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What's the deal with Norfolk Police?

Norfolk Police have decided to disclose the £10k invoice that they sent UEA at the start of the year.

The covering letter for the FOI disclosure is here. The constabulary's explanation for the transaction is as follows:

Whilst conducting their investigation into the acquisition of data from the computers at the University of East Anglia, the Investigation Team engaged the services of a company with the ability to forensically examine the relevant server from the UEA. The Independent Review, chaired by Sir Muir Russell, subsequently requested access to certain data on this server and the Constabulary facilitated the request by acting as a conduit to confirm the requirement and the cost of meeting it. Norfolk Constabulary was subsequently invoiced for all work undertaken and UEA subsequently reimbursed the Constabulary for the work that had been completed at their request.

More information about the relevant work is publically available on the website of the Independent Climate Change Email Inquiry at

the following documents are relevant:

Appendix 6 of the Inquiry Report – Data Mining – Access to the Original CRU Email Archive Written Evidence – Initial Report and Commentary on Email Examination

The invoice, along with some interesting correspondence is here.

It appears that Qinetiq billed Norfolk Police £8910 plus VAT for extracting emails from the backup server on 27 May 2010.  This was charged to the cost centre for the police investigation, which we learn is called "Operation Cabin". Nearly six months later on 23 November, the officer in charge of the police inquiry, Julian Gregory, emailed Russell panel member Jim Norton:

We are catching up with invoices from Qinetic as they have been a little tardy in billing us and we have an invoice for £8910.00, which is for the extraction of data for Sir Muir Russell's review. Can you please advise who we should send this to?

The "tardiness" was obviously not real, and Gregory was presumably covering up the fact that the police had been sitting on the invoice for such a long time. This small untruth appears to be of little consequence to me.

The friendly response from Norton was that it should be directed to Brian Summers, the UEA registrar and he wishes Gregory and his team well. Later we see an email from Summers to Gregory advising that this will be paid. Summers and Gregory seem very friendly, with the UEA man addressing the policeman as "Greg". Somehow this makes me slightly uncomfortable.

Intriguingly, the invoice recharging the amount from Qinetic is dated a further four months later on 28 March 2011.  This is slightly before I asked UEA for financial information about the inquiries (a request I placed on 15 April). I wonder whether there was some discussion of the financials prior to that date, or perhaps other requests? I shall have to do some follow-up there.

Lastly, the narrative on the recharge invoice says

Extraction of emails per Sir Muir review as per email agreement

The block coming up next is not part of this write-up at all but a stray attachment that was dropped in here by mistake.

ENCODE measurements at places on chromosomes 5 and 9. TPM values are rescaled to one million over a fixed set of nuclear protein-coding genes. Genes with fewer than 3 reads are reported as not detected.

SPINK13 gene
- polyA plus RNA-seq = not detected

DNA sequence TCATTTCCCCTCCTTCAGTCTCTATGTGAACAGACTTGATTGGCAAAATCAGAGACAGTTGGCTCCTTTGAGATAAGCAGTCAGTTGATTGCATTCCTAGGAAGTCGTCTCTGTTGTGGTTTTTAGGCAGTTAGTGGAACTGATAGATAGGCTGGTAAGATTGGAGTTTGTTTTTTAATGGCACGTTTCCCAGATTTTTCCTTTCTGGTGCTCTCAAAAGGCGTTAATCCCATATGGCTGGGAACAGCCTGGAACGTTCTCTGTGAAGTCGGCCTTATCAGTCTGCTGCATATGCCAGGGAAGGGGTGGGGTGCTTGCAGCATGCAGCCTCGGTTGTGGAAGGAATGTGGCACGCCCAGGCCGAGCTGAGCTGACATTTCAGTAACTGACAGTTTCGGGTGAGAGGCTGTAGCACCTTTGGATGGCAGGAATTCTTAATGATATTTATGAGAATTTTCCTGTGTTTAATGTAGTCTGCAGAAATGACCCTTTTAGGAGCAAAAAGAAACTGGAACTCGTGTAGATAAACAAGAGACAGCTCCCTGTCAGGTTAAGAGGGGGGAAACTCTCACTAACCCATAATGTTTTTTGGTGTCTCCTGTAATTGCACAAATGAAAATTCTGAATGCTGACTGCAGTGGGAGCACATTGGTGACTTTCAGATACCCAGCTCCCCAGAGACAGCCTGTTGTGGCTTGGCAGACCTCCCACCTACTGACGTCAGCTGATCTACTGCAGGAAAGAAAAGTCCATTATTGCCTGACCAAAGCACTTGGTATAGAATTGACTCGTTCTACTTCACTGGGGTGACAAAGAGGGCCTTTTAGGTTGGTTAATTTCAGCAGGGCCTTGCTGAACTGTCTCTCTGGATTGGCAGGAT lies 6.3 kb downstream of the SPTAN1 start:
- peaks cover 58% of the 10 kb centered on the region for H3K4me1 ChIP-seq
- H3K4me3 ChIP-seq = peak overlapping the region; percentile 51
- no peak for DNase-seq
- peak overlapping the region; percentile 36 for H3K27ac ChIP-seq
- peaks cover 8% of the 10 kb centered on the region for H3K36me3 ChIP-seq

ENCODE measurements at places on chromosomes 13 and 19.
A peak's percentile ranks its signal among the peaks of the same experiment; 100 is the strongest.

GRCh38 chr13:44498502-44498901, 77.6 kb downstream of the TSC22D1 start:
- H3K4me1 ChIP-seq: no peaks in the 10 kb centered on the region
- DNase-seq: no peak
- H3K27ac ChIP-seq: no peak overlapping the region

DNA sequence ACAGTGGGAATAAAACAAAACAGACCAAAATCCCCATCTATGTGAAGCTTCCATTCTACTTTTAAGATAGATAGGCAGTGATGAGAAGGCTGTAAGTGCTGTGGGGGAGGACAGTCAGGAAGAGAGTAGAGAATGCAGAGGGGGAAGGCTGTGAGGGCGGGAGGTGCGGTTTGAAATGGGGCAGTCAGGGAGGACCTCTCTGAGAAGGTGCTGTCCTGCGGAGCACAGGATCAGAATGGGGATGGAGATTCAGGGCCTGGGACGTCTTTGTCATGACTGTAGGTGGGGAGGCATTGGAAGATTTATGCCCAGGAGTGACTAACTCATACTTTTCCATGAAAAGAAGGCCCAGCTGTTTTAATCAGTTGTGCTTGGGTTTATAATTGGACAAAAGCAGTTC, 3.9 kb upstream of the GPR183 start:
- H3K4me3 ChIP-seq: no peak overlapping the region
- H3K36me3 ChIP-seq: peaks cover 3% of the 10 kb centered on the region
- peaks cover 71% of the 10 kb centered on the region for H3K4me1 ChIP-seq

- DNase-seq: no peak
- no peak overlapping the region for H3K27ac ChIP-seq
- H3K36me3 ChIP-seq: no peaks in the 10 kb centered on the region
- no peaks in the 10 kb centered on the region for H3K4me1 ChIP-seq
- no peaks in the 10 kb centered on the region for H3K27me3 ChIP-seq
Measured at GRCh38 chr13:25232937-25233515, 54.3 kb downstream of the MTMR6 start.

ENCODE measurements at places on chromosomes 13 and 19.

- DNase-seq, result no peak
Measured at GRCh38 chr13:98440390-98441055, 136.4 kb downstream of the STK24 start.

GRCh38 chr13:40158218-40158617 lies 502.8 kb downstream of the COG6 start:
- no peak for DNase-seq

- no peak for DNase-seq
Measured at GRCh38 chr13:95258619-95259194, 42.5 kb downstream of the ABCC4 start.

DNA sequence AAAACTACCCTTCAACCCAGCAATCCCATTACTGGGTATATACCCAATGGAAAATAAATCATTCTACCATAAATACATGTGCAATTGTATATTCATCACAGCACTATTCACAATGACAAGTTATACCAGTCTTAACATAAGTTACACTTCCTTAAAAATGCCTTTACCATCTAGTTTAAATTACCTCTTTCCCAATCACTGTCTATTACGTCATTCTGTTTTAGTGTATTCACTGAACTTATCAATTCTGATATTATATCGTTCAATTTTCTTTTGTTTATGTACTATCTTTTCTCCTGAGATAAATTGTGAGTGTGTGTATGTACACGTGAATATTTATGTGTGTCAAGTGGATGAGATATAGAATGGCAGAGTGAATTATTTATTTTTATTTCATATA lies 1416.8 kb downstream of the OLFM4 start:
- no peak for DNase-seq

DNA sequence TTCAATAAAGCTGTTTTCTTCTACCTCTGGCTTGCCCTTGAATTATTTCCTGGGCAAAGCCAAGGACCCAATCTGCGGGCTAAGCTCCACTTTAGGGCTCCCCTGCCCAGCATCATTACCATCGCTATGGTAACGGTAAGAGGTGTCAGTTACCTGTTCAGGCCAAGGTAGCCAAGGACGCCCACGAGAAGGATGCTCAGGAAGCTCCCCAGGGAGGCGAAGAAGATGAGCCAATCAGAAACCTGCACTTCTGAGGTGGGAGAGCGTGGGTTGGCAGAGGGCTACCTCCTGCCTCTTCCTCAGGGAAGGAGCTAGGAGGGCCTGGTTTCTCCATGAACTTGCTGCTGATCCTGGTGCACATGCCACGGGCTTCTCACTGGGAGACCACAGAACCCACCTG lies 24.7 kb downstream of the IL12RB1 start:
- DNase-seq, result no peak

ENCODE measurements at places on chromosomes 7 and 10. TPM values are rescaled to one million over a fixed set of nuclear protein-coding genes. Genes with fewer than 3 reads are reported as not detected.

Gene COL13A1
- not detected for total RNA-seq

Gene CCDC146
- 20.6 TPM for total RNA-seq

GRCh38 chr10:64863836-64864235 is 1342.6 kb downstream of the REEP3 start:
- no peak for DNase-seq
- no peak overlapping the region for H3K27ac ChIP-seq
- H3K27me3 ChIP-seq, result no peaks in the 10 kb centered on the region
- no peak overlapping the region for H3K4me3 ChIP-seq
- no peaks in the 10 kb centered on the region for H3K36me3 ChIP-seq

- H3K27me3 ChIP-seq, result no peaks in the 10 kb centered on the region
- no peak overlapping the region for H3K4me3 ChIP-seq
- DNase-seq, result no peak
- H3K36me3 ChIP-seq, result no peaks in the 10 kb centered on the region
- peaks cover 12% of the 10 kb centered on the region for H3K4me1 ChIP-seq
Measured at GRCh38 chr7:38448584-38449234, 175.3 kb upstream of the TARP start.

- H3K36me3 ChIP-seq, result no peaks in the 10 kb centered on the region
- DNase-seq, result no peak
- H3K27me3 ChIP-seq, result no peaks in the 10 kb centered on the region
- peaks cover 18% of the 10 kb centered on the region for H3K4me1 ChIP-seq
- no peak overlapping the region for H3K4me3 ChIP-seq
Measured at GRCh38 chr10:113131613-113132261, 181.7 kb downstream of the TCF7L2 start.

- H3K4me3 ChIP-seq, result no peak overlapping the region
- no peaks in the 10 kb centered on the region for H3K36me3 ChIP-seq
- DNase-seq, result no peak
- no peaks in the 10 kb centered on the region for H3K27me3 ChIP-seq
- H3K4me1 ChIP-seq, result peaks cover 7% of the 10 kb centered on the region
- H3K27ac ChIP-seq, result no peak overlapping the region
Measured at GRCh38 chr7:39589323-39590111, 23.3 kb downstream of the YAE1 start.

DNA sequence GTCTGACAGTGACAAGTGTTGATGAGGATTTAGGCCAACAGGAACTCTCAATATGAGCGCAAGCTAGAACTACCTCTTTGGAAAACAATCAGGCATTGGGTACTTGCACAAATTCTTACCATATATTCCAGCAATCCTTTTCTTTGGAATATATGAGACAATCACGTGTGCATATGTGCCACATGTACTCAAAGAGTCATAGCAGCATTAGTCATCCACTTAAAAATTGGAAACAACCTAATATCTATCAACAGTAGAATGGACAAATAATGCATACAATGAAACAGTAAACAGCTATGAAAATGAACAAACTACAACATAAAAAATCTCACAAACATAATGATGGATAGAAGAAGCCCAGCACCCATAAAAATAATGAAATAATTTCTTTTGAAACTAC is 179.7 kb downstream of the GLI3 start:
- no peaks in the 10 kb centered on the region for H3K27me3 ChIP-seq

Strangely, the covering letter says that there is no contracting relating to the work. However, it also says that some further correspondence is being considered for disclosure, so I shall wait to see what is revealed.

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Reader Comments (34)

So what did the forensic analysis find ? Was there any evidence of a hack ? And if not why have the police not made a statement to that effect ? We have people like Sir David King making wild claims so some facts would be of use.

Jul 19, 2011 at 9:00 PM | Unregistered CommenterFrederick Bloggsworth

The forensic analysis was ridiculous, see the following:

e.g. one of the learned comments was "The analysis package will have to export selected emails so that they can be printed out.”

The basic summary is - Russell et al could not examine the mail - for fear of finding something out - and the Norfolk police force have been helping in this pathetic inactivity.

The UEA and the Norfolk police are stuck with some server, thumbdrives (and backup tapes) that they do not want to examine and cannot destroy. But - at least - it gives these loyal public servants something to do prior to picking up their pensions and/or prison uniforms.

Jul 19, 2011 at 9:32 PM | Unregistered CommenterZT

i think that the vat man should be aftger norfolk police for this. Charging 17.5% after the 3rd jan 2011....

Jul 19, 2011 at 9:36 PM | Unregistered Commenteral

"Update on Jul 19, 2011 by Bishop Hill

Aha! The transaction went through UEA's books in January by the looks of it - i.e. before the invoice was produced by Norfolk Constabulary."

"i think that the vat man should be aftger norfolk police for this. Charging 17.5% after the 3rd jan 2011....
Jul 19, 2011 at 9:36 PM | al"

Could it be that an invoice went though late Dec / very early Jan when in-the-real-world-post-xmas-festivities VAT was charged at 17.5% by a number of businesses. But later someone changed the Invoice date for some reason? Just asking.

Jul 19, 2011 at 9:55 PM | Unregistered CommenterJoe Public

It does no harm to mention again the role of the "trusted, independent, forensic analyst" who was obsessed with the difficulties posed (to him?) by the mailboxes being in Thunderbird format and whose scant knowledge of e-mail formats (no forensics involved) is rightly derided by many comments on ClimateAudit (see ZT above).

Jul 19, 2011 at 10:08 PM | Unregistered CommenterAJC

Presumably the Muir Russell request was to look for forensic evidence of deleted Emails?

No? Didn't really think so, only kidding.

Jul 19, 2011 at 10:20 PM | Unregistered CommentermikemUK

true, bish, there's a book in this saga and what is still to come re neil wallis/outside organisation.